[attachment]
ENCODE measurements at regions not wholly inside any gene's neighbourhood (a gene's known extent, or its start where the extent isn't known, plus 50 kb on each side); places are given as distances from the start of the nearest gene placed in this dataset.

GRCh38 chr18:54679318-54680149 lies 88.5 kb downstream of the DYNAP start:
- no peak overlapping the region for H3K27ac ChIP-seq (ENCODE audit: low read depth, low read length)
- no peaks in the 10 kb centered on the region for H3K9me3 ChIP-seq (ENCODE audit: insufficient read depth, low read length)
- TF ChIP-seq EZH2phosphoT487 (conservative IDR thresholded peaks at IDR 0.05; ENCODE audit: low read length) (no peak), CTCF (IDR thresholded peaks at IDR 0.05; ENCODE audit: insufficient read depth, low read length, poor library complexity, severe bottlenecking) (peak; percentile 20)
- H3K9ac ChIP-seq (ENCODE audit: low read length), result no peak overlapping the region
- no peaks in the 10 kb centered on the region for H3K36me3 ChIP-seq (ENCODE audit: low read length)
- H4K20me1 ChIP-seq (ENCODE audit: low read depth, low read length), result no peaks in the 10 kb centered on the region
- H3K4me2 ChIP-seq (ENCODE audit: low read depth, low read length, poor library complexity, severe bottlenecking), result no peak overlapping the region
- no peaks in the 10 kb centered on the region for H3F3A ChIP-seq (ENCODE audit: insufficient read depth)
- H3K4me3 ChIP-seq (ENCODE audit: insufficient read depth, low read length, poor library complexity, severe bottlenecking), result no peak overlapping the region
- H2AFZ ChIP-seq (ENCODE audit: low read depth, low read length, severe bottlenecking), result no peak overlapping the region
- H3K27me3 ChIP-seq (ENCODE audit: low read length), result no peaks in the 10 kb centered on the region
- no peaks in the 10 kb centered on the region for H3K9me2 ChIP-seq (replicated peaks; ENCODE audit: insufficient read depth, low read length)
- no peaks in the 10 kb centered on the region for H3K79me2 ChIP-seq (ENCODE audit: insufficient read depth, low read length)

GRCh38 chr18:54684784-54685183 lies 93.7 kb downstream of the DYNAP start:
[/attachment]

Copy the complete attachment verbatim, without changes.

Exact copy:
ENCODE measurements at regions not wholly inside any gene's neighbourhood (a gene's known extent, or its start where the extent isn't known, plus 50 kb on each side); places are given as distances from the start of the nearest gene placed in this dataset.

GRCh38 chr18:54679318-54680149 lies 88.5 kb downstream of the DYNAP start:
- no peak overlapping the region for H3K27ac ChIP-seq (ENCODE audit: low read depth, low read length)
- no peaks in the 10 kb centered on the region for H3K9me3 ChIP-seq (ENCODE audit: insufficient read depth, low read length)
- TF ChIP-seq EZH2phosphoT487 (conservative IDR thresholded peaks at IDR 0.05; ENCODE audit: low read length) (no peak), CTCF (IDR thresholded peaks at IDR 0.05; ENCODE audit: insufficient read depth, low read length, poor library complexity, severe bottlenecking) (peak; percentile 20)
- H3K9ac ChIP-seq (ENCODE audit: low read length), result no peak overlapping the region
- no peaks in the 10 kb centered on the region for H3K36me3 ChIP-seq (ENCODE audit: low read length)
- H4K20me1 ChIP-seq (ENCODE audit: low read depth, low read length), result no peaks in the 10 kb centered on the region
- H3K4me2 ChIP-seq (ENCODE audit: low read depth, low read length, poor library complexity, severe bottlenecking), result no peak overlapping the region
- no peaks in the 10 kb centered on the region for H3F3A ChIP-seq (ENCODE audit: insufficient read depth)
- H3K4me3 ChIP-seq (ENCODE audit: insufficient read depth, low read length, poor library complexity, severe bottlenecking), result no peak overlapping the region
- H2AFZ ChIP-seq (ENCODE audit: low read depth, low read length, severe bottlenecking), result no peak overlapping the region
- H3K27me3 ChIP-seq (ENCODE audit: low read length), result no peaks in the 10 kb centered on the region
- no peaks in the 10 kb centered on the region for H3K9me2 ChIP-seq (replicated peaks; ENCODE audit: insufficient read depth, low read length)
- no peaks in the 10 kb centered on the region for H3K79me2 ChIP-seq (ENCODE audit: insufficient read depth, low read length)

GRCh38 chr18:54684784-54685183 lies 93.7 kb downstream of the DYNAP start: